The Daguerreotype, the first widely used photographic process, was invented in 1839. The exposure time in those early days was really long, sometimes lasting up to 15 minutes or so. Way too long to hold a smile.
Grinning exercises far too many muscles. People would tire out, change their expression, and ruin the daguerreotype. No wonder people in old photos look so serious. They needed to gaze blankly in order for the image to work.
By the 1840s, exposure times bobbed around 10 to 60 seconds, making personal photos much more feasible. Yet even then, heads sagged, backs slouched, and fingers fidgeted. Some professionals developed hidden neck braces that would lock the subject’s body into place.
Although it was less expensive than having your portrait painted, getting your picture taken still wasn’t cheap. Some people had just one photo snapped their whole entire life. That made the event a pretty important and formal deal.
It wasn’t until the turn of the 20th century when cameras became portable and easier to use, that pictures turned into casual snapshots, and smiles became more common.
A Daguerreotype was the first publicly available photographic process; it was widely used during the 1840s and 1850s. “Daguerreotype” also refers to an image created through this process.
Invented by Louis Daguerre and introduced worldwide in 1839, the daguerreotype was almost completely superseded by 1860 with new, less expensive processes, such as ambrotype, that yield more readily viewable images. There has been a revival of the daguerreotype since the late 20th century by a small number of photographers interested in making artistic use of early photographic processes.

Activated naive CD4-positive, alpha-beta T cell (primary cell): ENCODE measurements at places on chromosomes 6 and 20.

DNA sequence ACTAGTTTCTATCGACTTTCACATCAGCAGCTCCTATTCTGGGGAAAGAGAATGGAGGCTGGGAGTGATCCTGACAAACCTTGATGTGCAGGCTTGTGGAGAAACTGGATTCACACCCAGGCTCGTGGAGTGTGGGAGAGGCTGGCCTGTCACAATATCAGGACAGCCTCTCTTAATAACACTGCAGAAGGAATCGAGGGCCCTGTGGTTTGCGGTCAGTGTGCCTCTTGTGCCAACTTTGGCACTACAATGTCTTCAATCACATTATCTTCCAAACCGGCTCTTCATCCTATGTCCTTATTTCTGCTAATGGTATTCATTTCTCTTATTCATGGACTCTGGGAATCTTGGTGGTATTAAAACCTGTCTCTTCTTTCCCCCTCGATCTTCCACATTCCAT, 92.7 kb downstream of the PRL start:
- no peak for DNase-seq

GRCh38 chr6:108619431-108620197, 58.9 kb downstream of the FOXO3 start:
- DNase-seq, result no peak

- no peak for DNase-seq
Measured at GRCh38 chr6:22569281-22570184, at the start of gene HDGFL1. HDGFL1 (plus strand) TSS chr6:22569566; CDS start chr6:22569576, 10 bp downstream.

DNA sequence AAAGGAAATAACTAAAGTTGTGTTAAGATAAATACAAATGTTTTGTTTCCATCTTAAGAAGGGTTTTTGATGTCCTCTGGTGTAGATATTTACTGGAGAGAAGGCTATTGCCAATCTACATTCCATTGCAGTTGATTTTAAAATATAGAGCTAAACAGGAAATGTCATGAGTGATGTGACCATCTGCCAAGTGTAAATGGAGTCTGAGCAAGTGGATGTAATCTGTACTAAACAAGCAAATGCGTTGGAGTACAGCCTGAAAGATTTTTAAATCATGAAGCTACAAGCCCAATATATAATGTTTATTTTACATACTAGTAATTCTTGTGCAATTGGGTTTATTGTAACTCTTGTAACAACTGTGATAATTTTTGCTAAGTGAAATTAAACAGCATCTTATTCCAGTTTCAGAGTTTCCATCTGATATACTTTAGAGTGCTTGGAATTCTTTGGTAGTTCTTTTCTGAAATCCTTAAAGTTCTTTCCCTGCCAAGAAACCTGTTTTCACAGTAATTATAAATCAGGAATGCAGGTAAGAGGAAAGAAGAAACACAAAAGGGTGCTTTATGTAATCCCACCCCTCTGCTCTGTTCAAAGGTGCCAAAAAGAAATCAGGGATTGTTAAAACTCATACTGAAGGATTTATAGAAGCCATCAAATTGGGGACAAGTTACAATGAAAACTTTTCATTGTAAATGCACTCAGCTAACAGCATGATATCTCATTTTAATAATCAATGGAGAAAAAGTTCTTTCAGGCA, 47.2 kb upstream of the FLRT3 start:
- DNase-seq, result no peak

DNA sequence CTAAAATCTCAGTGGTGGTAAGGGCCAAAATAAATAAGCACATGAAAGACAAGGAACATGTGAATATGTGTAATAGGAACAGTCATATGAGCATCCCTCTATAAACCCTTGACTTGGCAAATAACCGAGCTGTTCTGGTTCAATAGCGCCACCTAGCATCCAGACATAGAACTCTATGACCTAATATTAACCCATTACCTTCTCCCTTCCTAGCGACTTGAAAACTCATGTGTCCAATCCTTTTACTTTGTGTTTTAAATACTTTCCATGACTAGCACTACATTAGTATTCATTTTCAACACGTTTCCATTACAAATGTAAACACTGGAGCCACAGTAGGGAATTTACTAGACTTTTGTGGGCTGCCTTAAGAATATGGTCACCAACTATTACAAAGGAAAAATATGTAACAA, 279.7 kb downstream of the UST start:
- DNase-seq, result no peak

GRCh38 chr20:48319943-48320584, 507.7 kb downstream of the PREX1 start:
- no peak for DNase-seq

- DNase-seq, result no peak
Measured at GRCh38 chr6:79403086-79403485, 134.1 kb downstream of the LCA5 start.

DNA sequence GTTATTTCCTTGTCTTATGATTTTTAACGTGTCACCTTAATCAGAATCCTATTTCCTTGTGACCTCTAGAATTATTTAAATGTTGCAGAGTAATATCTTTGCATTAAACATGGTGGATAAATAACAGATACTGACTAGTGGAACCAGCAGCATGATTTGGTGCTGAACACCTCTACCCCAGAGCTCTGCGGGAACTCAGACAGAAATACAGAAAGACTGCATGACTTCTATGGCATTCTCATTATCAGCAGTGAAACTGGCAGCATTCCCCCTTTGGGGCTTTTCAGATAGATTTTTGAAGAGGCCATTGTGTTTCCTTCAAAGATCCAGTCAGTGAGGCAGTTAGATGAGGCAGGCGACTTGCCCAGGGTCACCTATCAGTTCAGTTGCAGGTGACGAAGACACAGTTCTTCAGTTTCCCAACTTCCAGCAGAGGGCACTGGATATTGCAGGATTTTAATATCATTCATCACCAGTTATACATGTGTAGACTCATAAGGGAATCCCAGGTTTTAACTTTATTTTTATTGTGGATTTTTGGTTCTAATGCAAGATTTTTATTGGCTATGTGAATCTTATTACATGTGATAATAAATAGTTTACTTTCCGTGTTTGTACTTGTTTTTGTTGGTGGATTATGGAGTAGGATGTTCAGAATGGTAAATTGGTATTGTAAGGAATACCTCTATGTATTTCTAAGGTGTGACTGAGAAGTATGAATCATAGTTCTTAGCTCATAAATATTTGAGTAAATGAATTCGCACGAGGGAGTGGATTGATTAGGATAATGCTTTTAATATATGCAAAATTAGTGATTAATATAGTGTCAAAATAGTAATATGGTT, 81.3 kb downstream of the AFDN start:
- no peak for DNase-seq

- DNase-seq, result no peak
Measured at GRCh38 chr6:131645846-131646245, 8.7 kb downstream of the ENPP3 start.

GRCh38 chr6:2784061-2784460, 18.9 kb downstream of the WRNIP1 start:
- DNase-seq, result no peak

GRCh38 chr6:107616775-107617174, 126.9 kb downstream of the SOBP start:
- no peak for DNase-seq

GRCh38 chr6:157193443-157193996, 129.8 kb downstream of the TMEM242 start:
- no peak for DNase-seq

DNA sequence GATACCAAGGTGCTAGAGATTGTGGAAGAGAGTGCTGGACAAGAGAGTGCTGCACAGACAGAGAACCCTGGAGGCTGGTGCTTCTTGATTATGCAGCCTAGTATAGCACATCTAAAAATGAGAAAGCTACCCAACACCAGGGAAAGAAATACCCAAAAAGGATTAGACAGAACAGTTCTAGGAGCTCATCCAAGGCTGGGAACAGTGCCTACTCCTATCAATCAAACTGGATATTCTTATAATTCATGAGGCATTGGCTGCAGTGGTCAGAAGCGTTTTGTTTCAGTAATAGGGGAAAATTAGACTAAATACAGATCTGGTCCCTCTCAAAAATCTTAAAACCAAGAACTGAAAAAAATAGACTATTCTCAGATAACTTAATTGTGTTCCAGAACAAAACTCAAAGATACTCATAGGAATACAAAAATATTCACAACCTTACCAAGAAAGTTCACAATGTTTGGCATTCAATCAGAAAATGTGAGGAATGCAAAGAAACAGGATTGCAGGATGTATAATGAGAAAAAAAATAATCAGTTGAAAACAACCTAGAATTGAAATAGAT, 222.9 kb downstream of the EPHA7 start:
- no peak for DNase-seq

To make the image, a daguerreotypist polished a sheet of silver-plated copper to a mirror finish; treated it with fumes that made its surface light sensitive; exposed it in a camera for as long as was judged to be necessary, which could be as little as a few seconds for brightly sunlit subjects or much longer with less intense lighting; made the resulting latent image on it visible by fuming it with mercury vapor; removed its sensitivity to light by liquid chemical treatment; rinsed and dried it; and then sealed the easily marred result behind glass in a protective enclosure.
The image is on a mirror-like silver surface and will appear either positive or negative, depending on the angle at which it is viewed, how it is lit and whether a light or dark background is being reflected in the metal. The darkest areas of the image are simply bare silver; lighter areas have a microscopically fine light-scattering texture. The surface is very delicate, and even the lightest wiping can permanently scuff it. Some tarnish around the edges is normal.
Several types of antique photographs, most often ambrotypes and tintypes, but sometimes even old prints on paper, are commonly misidentified as daguerreotypes, especially if they are in the small, ornamented cases in which daguerreotypes made in the US and the UK were usually housed. The name “daguerreotype” correctly refers only to one very specific image type and medium, the product of a process that was in wide use only from the early 1840s to the late 1850s. (Wikipedia)